In lieu of an abstract, here is a brief excerpt of the content:

  • The Center Cannot Hold, But We Can Thrive
  • Sarah M. Pritchard (bio)

The work of libraries and librarians in academic institutions has been evolving in ways that are leading to a radically different concept of the field. While we still have large paper-based collections, increasingly we are focused on digital materials of all sorts, leased access to resources held on servers around the world, and on the management of campus digital assets that may not even be owned by the library, such as faculty research data, classroom lecture capture videos, digital administrative records, student portfolios, and more. And while we still house library staff in physical buildings, those staff are found more and more to be operating and delivering services outside the building: via digital delivery to the desktop, email and online conferencing, social network sites, research consultations in faculty offices, instruction in the classroom, medical informatics through a smartphone, or shared duty at IT help desks. So collections are de-centered and librarians and technicians are dis-located; can we define our roles when “there is no there there?”

In this issue, several articles show how academic librarians are already offering services and resources in this externalized environment: consulting to manage research data, providing a platform for community-contributed information materials, and proactively working with scholars right from the start of the creative process so as to ensure that materials get curated at the other end of the production chain. We examine Google Scholar, a de facto “library portal” that has flipped around the way we think of our traditional catalogs—it links to us rather than the other way around, and is often the first stop for anyone seeking information.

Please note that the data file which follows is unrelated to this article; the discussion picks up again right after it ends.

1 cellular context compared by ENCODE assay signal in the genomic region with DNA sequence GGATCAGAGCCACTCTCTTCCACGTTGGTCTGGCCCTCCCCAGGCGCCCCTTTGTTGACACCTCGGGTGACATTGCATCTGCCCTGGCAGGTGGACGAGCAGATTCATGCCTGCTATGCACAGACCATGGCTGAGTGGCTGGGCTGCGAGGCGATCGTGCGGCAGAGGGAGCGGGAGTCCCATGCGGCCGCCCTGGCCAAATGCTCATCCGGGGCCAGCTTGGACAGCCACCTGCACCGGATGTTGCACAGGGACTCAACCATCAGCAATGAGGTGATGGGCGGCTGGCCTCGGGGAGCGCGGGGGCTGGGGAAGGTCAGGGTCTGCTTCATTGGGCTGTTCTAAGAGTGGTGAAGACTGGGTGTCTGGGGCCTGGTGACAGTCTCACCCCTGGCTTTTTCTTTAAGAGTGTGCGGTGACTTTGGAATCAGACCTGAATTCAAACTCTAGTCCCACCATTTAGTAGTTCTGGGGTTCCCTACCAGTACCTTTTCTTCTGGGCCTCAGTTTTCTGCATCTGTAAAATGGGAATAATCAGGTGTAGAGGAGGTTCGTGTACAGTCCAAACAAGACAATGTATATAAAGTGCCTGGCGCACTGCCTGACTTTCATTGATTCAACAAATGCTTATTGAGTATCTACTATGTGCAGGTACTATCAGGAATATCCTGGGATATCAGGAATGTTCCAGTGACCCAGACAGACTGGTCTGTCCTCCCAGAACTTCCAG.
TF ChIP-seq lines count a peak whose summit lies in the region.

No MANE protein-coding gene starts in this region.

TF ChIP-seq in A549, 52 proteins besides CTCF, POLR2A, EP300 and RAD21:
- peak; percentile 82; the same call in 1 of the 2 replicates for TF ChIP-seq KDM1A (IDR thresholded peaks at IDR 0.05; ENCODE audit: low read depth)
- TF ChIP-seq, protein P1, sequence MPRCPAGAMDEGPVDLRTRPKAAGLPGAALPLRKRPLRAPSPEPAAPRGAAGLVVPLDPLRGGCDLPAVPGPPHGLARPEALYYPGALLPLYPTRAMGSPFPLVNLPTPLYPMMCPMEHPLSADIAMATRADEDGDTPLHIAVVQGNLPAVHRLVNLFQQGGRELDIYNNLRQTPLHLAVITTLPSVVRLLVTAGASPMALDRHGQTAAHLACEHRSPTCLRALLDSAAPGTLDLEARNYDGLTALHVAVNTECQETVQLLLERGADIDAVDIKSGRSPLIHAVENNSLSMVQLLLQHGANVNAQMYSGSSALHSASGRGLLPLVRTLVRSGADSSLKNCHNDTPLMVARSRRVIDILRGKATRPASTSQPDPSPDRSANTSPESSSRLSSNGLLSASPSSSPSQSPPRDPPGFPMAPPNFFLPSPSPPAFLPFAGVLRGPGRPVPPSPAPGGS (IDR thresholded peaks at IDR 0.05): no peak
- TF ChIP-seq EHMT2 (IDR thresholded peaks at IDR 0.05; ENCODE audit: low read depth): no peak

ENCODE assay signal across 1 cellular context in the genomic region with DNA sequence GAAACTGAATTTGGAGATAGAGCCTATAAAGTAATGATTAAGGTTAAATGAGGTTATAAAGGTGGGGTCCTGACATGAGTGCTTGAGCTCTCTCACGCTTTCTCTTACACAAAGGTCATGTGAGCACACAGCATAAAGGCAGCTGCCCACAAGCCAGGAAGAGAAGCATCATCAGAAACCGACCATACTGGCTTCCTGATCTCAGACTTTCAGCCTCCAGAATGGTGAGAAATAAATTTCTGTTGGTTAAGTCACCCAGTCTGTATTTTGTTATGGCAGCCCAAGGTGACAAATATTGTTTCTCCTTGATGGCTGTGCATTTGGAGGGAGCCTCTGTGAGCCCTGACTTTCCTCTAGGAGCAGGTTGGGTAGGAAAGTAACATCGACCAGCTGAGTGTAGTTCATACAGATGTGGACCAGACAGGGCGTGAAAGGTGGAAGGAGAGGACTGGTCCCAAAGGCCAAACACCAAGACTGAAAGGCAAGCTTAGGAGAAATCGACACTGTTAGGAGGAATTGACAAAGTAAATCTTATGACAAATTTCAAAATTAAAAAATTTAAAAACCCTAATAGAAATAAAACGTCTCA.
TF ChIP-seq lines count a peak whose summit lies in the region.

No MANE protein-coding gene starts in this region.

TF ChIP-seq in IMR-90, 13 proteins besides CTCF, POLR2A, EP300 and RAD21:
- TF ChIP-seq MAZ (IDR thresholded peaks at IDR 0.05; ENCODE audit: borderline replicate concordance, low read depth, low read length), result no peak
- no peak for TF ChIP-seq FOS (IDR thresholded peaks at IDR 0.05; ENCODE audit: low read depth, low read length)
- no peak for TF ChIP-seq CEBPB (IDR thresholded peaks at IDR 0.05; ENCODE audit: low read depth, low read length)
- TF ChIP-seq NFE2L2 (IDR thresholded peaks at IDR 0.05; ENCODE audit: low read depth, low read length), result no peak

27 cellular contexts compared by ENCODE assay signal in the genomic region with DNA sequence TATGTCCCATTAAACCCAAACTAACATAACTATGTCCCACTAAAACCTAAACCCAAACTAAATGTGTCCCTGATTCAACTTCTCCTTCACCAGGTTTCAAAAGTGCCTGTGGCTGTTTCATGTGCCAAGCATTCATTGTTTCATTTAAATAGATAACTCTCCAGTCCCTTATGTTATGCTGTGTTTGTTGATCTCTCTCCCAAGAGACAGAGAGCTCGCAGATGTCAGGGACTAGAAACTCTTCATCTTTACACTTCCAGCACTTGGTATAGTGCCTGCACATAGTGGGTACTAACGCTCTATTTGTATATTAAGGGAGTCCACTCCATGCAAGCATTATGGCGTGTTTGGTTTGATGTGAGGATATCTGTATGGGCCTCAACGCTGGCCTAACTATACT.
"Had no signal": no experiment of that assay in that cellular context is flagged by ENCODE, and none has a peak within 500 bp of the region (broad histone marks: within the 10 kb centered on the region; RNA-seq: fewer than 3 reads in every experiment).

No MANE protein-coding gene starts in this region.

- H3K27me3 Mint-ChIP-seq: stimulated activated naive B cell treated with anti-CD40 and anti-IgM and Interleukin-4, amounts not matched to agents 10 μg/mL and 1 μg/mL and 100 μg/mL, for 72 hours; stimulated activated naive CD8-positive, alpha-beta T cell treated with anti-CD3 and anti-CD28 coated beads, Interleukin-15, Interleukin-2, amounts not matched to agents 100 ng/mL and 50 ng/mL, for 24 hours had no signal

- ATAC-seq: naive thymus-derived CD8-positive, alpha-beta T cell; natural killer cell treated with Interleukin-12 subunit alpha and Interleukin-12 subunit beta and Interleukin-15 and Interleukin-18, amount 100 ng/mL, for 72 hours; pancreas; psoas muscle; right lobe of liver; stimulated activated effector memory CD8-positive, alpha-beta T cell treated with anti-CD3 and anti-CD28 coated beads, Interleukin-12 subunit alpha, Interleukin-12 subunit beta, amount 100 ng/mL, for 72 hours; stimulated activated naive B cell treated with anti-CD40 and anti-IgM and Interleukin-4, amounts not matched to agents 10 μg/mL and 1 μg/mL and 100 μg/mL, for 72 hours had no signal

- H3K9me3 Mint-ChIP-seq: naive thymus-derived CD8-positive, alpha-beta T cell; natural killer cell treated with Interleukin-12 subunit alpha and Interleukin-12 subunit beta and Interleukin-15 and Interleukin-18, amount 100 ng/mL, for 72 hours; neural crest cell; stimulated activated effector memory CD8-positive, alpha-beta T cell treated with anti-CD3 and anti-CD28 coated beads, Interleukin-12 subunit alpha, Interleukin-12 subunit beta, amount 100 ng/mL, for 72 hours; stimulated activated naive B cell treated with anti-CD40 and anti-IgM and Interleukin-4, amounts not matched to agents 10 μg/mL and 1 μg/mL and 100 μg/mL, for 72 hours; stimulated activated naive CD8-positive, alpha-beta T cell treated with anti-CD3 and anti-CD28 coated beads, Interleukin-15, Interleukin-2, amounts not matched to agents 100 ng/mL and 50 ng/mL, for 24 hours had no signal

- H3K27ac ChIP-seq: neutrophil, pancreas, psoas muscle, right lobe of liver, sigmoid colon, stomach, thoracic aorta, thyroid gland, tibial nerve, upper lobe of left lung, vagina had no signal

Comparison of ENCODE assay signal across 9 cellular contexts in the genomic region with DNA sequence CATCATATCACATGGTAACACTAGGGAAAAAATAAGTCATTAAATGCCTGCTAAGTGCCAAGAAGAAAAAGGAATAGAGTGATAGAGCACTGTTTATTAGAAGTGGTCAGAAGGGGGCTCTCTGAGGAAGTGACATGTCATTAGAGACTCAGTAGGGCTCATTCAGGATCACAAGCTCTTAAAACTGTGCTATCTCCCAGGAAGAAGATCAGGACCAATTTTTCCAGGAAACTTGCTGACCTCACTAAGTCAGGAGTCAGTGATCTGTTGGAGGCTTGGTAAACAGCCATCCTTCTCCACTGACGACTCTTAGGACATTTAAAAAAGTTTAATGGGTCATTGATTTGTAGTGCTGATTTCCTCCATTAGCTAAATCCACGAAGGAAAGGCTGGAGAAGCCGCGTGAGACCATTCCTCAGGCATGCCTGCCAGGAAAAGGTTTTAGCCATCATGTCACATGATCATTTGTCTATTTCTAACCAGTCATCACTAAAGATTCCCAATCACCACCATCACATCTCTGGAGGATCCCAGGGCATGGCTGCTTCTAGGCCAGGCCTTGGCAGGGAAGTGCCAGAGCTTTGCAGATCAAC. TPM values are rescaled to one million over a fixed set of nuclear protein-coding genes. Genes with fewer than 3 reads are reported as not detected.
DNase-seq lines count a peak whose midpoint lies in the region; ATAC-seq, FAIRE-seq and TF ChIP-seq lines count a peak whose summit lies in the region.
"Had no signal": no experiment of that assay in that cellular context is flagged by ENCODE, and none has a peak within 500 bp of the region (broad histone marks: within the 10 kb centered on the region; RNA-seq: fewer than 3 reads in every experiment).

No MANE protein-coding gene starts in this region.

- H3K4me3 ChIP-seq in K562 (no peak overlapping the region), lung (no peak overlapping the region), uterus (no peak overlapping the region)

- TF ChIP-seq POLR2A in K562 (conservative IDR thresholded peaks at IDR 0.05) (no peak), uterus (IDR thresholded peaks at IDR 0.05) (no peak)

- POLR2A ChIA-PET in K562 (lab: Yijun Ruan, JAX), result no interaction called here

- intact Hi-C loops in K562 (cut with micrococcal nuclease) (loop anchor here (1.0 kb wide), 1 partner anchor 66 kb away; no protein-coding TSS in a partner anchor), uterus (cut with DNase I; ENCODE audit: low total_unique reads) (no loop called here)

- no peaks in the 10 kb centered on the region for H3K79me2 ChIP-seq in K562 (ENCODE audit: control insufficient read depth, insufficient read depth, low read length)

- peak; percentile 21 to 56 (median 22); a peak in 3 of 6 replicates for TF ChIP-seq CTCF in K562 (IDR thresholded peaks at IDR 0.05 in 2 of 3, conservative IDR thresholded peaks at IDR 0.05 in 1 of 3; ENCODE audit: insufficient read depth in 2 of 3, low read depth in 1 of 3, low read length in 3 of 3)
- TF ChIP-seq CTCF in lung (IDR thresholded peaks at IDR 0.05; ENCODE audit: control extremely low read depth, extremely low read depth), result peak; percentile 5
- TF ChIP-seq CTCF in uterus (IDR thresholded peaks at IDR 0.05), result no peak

We also challenge readers—whether librarians, disciplinary faculty, or technologists—to envision their position not only in the world as it is changing right now, but in a variety of possible future worlds in which the institutional structures, economic incentives, and demand for research information may be very different. In our “Strategic Visioning” column, Charles Lowry describes the ARL Scenario Planning Project and a similar UK initiative. These scenarios speculate about possible futures for higher education and research. It is then for us to attempt to formulate what sorts of information [End Page 883] resources and expertise would be needed, and from what kinds of people or products. Some scenarios convey a robust and exciting set of opportunities, while others suggest an impoverished landscape that may hold no place for librarians. Certain themes seem to cut across the scenarios—that services will be highly customized, that information provision may become intensely entrepreneurial, that protective overarching institutions like universities may be nonexistent or fragmented, that funding will be even more subject-driven than at present. There may be a global re-centering of enterprise and education; users may coalesce around diverse large datastores; there may be great demand for translational syntheses and mechanisms for re-use of sources. It is overly simplistic to say that any particular scenario is “good” or “bad”; the point is to be able to continuously redesign the way we access resources and advise about their use, depending on the eternal context. It is not static collections and buildings and internal processes that exclusively define librarianship, it is a suite of services and professional frameworks that encompass yet extend beyond those resources.

How then do we define the field of academic library and information services? Do North American academic librarians share any common skills or issues with those librarians who work in public libraries, K-12 schools, or in developing countries? There are several areas of core expertise that characterize the scope of librarians’ intellectual, managerial, and technical work in a way that transcends the format of materials, or the type or location of a building.1

The librarian is ultimately an interface designer, and that can be something as simple as an alphabetical line-up on a shelf, to a printed or card index, to a multimedia web portal. We’re expert in the management of complex systems and information services, including logistics, technology, and resource allocation. We understand the evolution of forms of communication and information—how it gets produced and disseminated...


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pp. 883-885
Launched on MUSE
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